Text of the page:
“It’s a dance,” laughs Cairns.“My first time reading the script, I was ‘what IS this?  Whose reality is it? Whose memory is it?’ And that’s true of every single character. Everybody in the cast has their own perspective.”

Both Hudson and Cairns hasten to assure us that, the play title notwithstanding, you don’t need to have read Ulysses to enjoy a play “full of heart and humour,” as the former says. After all, if theatre were limited to audiences who have actually read Ulysses, it might as well lock the stage door and turn out the lights.

The playwright has lifted lines right from Ulysses here and there, including from Molly Bloom’s lengthy, ultra-sensual, much celebrated soliloquy at the end of the novel. But Bloomsday “is not about James Joyce. He’s the MacGuffin,” a hefty one at that, as Hudson says. He points to the initial scenes of the play, in which Robert interrupts a Bloomsday tour with his objections to the Irish star writer, mocking that “doorstop of an opus” as literature’s most over-rated and under-read. 

The playwright has said in interviews that he’s become increasingly drawn to write fork-in -the-road plays. And that description certainly fits Bloomsday. Hudson, a long-time admirer of Dietz’s work, says of the play that it’s brimming with “might-have-beens.… Every choice has ramifications.”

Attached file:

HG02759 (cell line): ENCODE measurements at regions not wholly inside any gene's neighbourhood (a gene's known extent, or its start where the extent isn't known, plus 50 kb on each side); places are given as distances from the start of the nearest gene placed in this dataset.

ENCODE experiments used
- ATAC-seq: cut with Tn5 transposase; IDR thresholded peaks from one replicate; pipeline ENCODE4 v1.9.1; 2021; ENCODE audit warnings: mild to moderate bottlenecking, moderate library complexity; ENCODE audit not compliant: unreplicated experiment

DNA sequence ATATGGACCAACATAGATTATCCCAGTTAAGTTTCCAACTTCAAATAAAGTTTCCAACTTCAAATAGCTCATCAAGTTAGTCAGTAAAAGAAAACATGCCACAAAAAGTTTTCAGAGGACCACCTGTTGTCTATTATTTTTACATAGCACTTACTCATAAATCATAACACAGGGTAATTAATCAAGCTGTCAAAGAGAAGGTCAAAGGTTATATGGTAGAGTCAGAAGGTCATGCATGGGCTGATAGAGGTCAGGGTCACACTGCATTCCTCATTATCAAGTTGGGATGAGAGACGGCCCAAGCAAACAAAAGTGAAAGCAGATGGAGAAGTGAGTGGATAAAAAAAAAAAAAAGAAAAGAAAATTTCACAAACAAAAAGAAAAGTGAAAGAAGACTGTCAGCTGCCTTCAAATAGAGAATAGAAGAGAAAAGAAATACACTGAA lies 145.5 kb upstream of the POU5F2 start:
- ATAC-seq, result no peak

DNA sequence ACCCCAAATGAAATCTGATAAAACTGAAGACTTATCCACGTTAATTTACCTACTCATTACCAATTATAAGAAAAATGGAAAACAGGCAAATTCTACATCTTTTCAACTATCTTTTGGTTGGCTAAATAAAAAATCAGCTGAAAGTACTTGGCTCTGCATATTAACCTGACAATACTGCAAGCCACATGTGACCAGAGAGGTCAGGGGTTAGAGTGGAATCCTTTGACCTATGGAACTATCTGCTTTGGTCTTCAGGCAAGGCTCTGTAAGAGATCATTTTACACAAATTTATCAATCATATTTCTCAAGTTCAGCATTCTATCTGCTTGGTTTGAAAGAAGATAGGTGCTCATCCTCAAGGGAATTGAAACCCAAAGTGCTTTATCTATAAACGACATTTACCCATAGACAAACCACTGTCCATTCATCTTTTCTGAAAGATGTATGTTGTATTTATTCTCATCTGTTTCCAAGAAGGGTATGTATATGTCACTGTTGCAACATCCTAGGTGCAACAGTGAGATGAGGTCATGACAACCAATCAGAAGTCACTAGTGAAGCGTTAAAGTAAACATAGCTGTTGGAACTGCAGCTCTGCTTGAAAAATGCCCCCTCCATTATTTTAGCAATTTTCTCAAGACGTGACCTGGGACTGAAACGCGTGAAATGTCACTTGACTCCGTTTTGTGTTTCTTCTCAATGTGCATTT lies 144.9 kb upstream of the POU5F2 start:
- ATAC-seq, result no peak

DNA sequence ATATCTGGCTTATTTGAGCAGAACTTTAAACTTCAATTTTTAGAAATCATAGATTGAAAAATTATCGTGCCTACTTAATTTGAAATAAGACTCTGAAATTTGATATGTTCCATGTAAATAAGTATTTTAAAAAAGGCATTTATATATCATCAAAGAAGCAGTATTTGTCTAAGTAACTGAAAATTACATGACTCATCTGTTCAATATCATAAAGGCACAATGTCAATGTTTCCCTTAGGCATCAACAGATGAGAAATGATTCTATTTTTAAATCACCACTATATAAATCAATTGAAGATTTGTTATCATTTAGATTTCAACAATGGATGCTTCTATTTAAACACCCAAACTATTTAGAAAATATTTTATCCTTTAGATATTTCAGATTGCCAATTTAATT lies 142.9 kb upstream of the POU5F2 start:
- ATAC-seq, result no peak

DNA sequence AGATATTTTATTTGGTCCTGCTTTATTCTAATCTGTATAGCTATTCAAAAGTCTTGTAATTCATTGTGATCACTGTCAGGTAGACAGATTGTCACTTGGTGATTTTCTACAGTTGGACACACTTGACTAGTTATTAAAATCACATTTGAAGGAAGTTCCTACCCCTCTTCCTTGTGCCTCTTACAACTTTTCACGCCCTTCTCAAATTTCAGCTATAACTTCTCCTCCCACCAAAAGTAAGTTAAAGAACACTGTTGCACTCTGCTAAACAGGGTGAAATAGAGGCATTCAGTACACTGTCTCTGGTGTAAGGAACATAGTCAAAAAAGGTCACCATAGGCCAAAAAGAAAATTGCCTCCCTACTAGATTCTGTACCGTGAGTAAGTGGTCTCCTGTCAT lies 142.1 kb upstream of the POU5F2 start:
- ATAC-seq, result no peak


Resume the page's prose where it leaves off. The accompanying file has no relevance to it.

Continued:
But this puzzle of a play “is not all about that,” says Hudson. “The play sparkles with hope.” Cairns echoes the thought: “the hope of maybe.” After all, the last word in Ulysses is Yes. “Yes I said yes I will Yes.”



Theatre: Shadow

Written by: Steven Dietz

Directed by: John Hudson

Starring: Coralie Cairns, John Sproule, Alexandra Dawkins, Chris Pereira

Where: Varscona Theatre, 10329 83 Ave.

Running: April 27 to May 15

Tickets: shadowtheatre.org 

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Two-Headed/ Half-Hearted: the twinned urge to be joined and apart in Northern Light Theatre’s new musical. A review

Rebecca Sadowski and Kaeley Jade Wiebe in Two-Headed/ Half-Hearted, Northern Light Theatre. Photo by Ian Jackson, Epic Photography

By Liz Nicholls, 12thnight.ca

There they sit, motionless under a rosy moon, a two-headed prairie oracle atop a body wrapped in mystery. 

They’re the centrepiece of an eerie altar: a bank of ghostly corn stalks, a gothic farmhouse facade, an shadowy assortment of oddball vintage offerings — double-headed dolls, boots and old bicycle wheels, antlers and a seahorse, musical instruments.… 

It’s a stunning image that greets you in Two-Headed/ Half-Hearted, when you enter the Studio Theatre: a human sculpture and a mysterious prairie shrine. In Northern Light Theatre’s wonderfully strange new “musical” created by Trevor Schmidt (book) and Kaeley Jade Wiebe (music) — “a prairie gothic song cycle of mythology and mermaids for conjoined twins” as billed —  Venus and Juno Hollis (Wiebe and Rebecca Sadowski) preside from the amazing shrine. And they never budge.